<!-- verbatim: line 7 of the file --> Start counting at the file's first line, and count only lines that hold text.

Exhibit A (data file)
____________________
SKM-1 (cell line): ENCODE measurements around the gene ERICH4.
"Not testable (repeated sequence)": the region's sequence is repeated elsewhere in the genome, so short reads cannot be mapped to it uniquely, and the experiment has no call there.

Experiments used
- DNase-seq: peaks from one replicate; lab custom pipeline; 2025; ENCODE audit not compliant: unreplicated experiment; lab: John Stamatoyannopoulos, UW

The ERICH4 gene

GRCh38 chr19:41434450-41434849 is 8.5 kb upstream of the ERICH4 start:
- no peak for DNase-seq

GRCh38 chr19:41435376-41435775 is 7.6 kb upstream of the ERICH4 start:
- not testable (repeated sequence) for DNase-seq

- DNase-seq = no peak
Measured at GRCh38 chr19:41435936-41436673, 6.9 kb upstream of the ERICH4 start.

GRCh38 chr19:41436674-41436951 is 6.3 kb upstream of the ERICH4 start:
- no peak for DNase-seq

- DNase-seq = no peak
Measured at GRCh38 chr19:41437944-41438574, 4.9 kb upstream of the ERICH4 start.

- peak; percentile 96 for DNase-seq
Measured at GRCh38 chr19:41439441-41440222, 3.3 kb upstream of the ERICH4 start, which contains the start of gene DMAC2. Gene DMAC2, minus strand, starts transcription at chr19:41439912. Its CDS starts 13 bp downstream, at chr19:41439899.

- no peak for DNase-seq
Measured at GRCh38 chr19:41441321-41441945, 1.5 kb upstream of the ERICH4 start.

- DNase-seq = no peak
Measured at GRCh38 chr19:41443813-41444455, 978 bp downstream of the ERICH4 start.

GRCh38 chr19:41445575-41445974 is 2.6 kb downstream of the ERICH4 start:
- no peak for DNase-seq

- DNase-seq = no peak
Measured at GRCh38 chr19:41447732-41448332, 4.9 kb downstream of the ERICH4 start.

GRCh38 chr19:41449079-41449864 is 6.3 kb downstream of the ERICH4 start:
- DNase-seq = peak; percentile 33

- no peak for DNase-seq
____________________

- no peak for DNase-seq